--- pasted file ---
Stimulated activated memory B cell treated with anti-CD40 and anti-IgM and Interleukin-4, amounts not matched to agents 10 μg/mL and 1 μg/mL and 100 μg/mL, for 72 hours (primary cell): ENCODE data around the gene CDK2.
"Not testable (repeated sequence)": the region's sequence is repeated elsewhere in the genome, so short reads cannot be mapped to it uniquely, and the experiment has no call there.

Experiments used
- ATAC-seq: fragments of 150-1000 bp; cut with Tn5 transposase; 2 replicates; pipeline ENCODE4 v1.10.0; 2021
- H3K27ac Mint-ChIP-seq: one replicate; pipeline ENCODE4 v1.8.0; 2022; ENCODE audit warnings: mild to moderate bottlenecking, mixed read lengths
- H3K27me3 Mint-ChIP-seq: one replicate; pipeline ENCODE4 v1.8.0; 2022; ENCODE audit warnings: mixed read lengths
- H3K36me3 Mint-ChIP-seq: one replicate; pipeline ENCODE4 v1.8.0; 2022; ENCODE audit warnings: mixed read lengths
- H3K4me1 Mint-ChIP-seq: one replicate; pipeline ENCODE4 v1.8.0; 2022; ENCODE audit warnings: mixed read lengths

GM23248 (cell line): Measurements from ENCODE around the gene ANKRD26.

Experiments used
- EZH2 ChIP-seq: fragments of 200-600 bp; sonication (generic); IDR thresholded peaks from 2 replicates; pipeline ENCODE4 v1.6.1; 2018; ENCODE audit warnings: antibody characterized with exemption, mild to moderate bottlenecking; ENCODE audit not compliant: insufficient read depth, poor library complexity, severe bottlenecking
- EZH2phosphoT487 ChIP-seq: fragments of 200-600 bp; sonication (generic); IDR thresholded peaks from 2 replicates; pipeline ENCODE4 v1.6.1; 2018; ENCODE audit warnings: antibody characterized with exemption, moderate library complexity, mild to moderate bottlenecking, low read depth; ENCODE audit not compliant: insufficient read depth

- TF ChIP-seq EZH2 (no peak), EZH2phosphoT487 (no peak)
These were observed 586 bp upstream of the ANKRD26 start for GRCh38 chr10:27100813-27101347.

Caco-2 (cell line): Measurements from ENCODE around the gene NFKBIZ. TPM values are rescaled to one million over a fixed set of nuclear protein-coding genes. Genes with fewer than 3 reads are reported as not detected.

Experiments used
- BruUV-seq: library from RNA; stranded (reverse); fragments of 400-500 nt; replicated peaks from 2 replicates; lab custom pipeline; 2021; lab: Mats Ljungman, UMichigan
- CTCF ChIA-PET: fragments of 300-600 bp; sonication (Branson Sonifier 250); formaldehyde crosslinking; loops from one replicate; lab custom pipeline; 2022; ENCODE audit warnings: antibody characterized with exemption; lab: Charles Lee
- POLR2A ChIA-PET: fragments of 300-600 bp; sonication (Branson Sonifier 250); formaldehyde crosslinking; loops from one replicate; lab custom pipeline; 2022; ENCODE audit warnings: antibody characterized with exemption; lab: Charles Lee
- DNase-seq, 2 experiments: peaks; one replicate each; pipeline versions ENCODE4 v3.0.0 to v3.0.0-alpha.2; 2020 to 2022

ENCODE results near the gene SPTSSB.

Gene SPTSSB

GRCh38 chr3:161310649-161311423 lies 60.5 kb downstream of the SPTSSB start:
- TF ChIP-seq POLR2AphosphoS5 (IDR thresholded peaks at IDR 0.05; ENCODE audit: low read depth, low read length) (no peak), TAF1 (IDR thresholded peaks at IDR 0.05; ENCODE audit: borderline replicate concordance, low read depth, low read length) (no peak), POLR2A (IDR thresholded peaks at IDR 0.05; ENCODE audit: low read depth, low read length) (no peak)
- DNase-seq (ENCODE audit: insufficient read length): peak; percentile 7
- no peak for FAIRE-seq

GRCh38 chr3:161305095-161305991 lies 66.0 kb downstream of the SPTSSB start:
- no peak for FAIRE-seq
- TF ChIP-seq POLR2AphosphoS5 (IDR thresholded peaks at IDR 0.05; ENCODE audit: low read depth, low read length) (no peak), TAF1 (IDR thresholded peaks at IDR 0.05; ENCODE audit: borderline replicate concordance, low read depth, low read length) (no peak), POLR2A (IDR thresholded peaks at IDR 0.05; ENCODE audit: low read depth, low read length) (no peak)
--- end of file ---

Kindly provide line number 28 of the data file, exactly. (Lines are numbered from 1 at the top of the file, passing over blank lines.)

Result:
- no peak for FAIRE-seq